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Published October 2000 | Published
Journal Article Open

Proteasomal Proteomics: Identification of Nucleotide-sensitive Proteasome-interacting Proteins by Mass Spectrometric Analysis of Affinity-purified Proteasomes


Ubiquitin-dependent proteolysis is catalyzed by the 26S proteasome, a dynamic complex of 32 different proteins whose mode of assembly and mechanism of action are poorly understood, in part due to the difficulties encountered in purifying the intact complex. Here we describe a one-step affinity method for purifying intact 26S proteasomes, 19S regulatory caps, and 20S core particles from budding yeast cells. Affinity-purified 26S proteasomes hydrolyze both model peptides and the ubiquitinated Cdk inhibitor Sic1. Affinity purifications performed in the absence of ATP or presence of the poorly hydrolyzable analog ATP-gamma -S unexpectedly revealed that a large number of proteins, including subunits of the skp1-cullin-F-box protein ligase (SCF) and anaphase-promoting complex (APC) ubiquitin ligases, copurify with the 19S cap. To identify these proteasome-interacting proteins, we used a recently developed method that enables the direct analysis of the composition of large protein complexes (DALPC) by mass spectrometry. Using DALPC, we identified more than 24 putative proteasome-interacting proteins, including Ylr421c (Daq1), which we demonstrate to be a new subunit of the budding yeast 19S cap, and Ygr232w (Nas6), which is homologous to a subunit of the mammalian 19S cap (PA700 complex). Additional PIPs include the heat shock proteins Hsp70 and Hsp82, the deubiquitinating enzyme Ubp6, and proteins involved in transcriptional control, mitosis, tubulin assembly, RNA metabolism, and signal transduction. Our data demonstrate that nucleotide hydrolysis modulates the association of many proteins with the 26S proteasome, and validate DALPC as a powerful tool for rapidly identifying stoichiometric and substoichiometric components of large protein assemblies.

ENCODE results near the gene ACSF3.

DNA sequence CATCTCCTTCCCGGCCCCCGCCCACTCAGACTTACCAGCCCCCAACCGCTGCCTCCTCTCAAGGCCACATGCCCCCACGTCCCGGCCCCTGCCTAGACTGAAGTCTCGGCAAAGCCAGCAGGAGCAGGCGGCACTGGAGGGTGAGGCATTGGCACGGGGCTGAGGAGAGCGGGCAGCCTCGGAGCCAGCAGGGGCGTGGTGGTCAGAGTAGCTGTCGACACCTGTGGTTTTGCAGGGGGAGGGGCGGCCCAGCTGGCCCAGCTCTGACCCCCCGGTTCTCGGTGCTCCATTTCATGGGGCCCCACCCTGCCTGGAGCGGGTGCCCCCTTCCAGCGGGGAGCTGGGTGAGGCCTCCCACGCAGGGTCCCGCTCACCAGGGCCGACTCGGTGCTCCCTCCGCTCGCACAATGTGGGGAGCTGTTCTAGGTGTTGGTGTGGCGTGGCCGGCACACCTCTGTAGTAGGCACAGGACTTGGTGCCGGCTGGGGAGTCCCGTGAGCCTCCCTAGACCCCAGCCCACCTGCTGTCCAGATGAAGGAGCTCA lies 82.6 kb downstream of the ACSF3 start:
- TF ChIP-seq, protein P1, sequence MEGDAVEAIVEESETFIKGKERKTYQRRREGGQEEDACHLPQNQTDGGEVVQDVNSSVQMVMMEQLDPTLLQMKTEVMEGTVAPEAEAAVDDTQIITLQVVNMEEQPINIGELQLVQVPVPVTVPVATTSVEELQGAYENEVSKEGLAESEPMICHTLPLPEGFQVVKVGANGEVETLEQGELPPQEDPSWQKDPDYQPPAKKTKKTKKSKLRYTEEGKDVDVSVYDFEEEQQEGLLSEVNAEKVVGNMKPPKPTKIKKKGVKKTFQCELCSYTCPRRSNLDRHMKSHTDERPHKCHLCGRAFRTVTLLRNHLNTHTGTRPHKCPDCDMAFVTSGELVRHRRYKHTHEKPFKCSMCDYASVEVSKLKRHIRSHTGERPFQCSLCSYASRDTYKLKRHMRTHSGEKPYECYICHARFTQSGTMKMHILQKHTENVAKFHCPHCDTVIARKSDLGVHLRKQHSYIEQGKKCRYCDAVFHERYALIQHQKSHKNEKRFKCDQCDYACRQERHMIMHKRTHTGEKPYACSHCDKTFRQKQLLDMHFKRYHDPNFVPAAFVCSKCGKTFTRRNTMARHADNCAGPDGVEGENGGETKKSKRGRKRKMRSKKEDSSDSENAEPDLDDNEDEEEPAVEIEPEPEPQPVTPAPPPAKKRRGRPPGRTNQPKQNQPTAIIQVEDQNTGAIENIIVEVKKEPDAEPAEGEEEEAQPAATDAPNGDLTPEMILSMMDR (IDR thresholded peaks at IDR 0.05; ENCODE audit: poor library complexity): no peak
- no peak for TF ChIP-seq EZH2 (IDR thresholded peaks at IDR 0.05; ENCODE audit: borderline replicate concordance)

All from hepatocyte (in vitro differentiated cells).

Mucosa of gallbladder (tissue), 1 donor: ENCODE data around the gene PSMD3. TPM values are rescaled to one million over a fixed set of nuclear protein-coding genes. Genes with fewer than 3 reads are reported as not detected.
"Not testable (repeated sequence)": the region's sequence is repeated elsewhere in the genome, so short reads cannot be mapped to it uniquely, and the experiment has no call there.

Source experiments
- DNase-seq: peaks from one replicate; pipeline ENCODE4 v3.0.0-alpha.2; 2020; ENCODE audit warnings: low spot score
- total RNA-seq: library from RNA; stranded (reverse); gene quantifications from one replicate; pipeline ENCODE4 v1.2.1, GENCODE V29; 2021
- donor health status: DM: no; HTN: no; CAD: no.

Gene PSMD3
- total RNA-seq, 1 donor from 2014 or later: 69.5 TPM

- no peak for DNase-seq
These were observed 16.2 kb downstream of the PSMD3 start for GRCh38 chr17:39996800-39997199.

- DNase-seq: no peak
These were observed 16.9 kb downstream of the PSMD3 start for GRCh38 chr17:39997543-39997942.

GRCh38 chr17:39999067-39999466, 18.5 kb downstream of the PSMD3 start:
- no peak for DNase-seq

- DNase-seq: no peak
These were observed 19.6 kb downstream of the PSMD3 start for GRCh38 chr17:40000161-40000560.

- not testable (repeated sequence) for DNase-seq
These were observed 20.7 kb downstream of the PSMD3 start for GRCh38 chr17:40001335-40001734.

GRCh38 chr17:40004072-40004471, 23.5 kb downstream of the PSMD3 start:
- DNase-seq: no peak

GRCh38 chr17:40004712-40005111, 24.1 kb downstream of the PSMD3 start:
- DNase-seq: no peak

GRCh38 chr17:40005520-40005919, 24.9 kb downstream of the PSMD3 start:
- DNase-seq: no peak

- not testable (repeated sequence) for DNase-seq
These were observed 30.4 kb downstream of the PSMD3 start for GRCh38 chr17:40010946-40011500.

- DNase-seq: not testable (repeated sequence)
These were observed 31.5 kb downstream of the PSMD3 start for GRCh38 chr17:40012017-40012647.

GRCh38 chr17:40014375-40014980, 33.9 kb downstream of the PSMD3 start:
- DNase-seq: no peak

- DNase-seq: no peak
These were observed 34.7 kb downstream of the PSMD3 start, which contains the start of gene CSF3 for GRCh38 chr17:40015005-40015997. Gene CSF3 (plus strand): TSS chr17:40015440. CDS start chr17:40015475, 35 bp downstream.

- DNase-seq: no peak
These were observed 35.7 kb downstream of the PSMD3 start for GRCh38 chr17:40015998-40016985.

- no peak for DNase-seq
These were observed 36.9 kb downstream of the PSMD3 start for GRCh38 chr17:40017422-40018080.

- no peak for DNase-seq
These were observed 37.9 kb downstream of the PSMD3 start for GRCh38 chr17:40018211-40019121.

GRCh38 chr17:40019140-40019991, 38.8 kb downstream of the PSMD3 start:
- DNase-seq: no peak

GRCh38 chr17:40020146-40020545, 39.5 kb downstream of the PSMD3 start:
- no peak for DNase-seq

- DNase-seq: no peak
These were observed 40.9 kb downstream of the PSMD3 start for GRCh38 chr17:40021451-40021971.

Additional Information

© 2000 by The American Society for Cell Biology. Under the License and Publishing Agreement, authors grant to the general public, effective two months after publication of (i.e.,. the appearance of) the edited manuscript in an online issue of MBoC, the nonexclusive right to copy, distribute, or display the manuscript subject to the terms of the Creative Commons–Noncommercial–Share Alike 3.0 Unported license (http://creativecommons.org/licenses/by-nc-sa/3.0). Submitted April 28, 2000; Revised July 14, 2000; Accepted July 24, 2000 We thank Craig Correll for antibodies to Cdc53 and Skp1, Kiran Madura for the rub1Delta yeast strain, Wade Harper for Sic1 baculovirus, Carl Mann for antibodies to Rpt1 and Rpt6, John Monaco for antibody to LMP7, Alex Varshavsky laboratory members and Cecile Pickart for tetraubiquitin chains, the Varshavsky laboratory for the ubiquitin fusion reporter plasmid, Zack Pitluck and David Gonda for antibody to Cdc34, Jae Hong Seol for the TEV2myc9-tagging cassette, and Joseph Walker and Richard Vierstra for antibody to Rpn10. We thank members of the laboratory, especially Wenying Shou, for their helpful comments. This work was supported by National Institutes of Health grant GM-52466 to R.J.D. R.J.D. was supported by grant DO-649/1-1 from the Deutsche Forschungsgemeinschaft. J.Y. was supported by the National Center for Research Resources. National Institutes of Health Yeast Biotechnology Resource Center grant RR-11823-03.

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